What is your take on the initial public offering (IPO) market scenario currently?
Everyone is concerned about the state of the IPO market, which has been very sluggish in the past three years. In the current financial year, expectations were very high, given the hope generated by the new government and a buoyant secondary market. Regrettably, the year is ending with just eight IPOs raising a meagre ₹ 2,700 crore. There are several factors responsible for this slow takeoff. For one, the revised Sebi (Securities and Exchange Board of India) eligibility norms have limited many potential issuers. Greater disclosures and higher due diligence by the investment bankers is taking much longer time. Fundamentally, the corporate sector has yet to start reporting better numbers and until that happens, the stories would be weak and hence also the valuations. Additionally, PE (private equity) firms who are looking at exits are looking for prices that the market is not willing to give.
One of the biggest demands of capital today is from the infrastructure sector. However, poor performance of the past IPOs from this sector as also uncertainty with regard to their future is a cause for investors’ apathy and, hence, this large capital raising exercise may not happen in the near future.
Recently, we had a couple of IPOs that just made it and the listing of one of them was not good. Only one IPO saw robust response. Why so?
The IPO market has not shown many success stories in the past four years; in fact, there have been very few and most have generated poor returns. It is also true that most IPOs have been small in size, which typically do not evince enough investors’ interest, and pricing has not enthused investors either. It is only when we will have a few success stories (great post-listing returns) that people would start looking at the IPO market seriously. On the other hand, investors continue to believe that there is still an upside available in the secondary market, where risks are relatively lower.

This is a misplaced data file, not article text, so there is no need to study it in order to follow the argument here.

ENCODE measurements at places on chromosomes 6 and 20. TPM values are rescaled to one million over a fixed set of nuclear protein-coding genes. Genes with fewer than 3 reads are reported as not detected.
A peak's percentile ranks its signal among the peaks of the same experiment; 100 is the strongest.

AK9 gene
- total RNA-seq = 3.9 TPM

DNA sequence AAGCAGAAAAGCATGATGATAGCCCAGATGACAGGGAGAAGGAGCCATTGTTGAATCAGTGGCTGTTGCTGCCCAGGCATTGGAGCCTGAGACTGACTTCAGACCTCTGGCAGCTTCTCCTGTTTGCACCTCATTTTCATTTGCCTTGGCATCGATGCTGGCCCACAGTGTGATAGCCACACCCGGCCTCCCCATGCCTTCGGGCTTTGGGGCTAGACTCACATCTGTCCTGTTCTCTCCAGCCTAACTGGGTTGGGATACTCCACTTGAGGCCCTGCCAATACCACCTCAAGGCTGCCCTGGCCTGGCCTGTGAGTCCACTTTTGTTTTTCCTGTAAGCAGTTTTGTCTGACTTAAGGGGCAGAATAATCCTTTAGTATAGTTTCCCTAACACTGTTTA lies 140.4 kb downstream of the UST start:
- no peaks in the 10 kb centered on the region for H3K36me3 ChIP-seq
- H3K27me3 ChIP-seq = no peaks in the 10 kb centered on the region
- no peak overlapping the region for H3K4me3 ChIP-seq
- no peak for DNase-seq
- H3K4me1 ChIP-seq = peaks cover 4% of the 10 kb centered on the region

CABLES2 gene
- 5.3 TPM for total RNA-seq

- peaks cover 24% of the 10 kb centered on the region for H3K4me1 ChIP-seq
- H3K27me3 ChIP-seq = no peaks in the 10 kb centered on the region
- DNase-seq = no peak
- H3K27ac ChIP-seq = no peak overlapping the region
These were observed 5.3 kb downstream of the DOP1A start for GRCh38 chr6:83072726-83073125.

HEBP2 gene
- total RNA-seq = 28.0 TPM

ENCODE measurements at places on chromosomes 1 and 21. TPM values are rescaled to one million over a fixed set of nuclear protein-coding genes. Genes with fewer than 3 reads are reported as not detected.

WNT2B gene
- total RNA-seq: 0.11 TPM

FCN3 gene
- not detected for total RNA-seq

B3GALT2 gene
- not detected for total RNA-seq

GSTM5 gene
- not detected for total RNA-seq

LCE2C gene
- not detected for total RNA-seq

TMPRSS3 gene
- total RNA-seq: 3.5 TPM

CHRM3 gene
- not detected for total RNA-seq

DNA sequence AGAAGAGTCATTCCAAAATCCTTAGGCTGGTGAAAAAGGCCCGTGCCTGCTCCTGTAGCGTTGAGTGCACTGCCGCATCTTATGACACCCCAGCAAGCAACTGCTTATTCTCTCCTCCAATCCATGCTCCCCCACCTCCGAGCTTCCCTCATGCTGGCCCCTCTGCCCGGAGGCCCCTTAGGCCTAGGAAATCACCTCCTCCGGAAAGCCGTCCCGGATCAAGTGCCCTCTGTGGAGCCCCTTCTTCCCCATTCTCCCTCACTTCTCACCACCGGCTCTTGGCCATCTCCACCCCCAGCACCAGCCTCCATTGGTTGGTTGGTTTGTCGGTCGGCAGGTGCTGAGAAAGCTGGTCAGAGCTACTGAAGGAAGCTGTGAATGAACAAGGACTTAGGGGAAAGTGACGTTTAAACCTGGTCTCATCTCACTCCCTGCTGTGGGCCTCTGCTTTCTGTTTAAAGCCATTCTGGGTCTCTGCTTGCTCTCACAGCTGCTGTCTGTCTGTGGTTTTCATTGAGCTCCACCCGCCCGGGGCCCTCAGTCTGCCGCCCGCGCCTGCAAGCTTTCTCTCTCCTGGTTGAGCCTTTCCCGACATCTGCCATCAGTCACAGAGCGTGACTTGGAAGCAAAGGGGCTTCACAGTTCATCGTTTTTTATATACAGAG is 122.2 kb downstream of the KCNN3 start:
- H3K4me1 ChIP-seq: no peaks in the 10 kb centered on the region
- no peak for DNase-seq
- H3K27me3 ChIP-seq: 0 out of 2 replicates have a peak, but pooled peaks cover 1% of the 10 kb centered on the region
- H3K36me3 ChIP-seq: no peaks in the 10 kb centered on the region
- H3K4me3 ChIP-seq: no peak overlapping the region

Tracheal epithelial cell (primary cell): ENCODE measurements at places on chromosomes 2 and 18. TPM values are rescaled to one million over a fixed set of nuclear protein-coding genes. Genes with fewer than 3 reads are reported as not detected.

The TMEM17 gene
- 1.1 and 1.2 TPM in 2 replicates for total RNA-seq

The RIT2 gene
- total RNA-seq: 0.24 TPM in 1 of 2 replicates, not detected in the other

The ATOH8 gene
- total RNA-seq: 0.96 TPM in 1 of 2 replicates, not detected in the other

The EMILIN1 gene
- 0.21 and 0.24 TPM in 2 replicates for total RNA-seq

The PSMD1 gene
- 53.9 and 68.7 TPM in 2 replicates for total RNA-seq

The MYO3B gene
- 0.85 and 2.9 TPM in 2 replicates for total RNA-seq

What do you think investors are looking for? What points do you think the promoters are missing on?
Investors are looking for great stories at a reasonable price, good corporate governance, and if possible, companies with a PE investor who is not fully exiting. As more IPO success stories happen, investors would be willing to pay higher prices. Promoters are missing on the changed market structure little demand for small companies, offering issues at prices that clearly appear interesting. Promoters who do not have a good track record or good corporate governance can forget the IPO market, at least for the time being.
Sebi is planning to make it easy for Indian start-ups to take the IPO route. What are your thoughts on this and do you think we will see many start-ups opting for listing in India? What are the key risks ?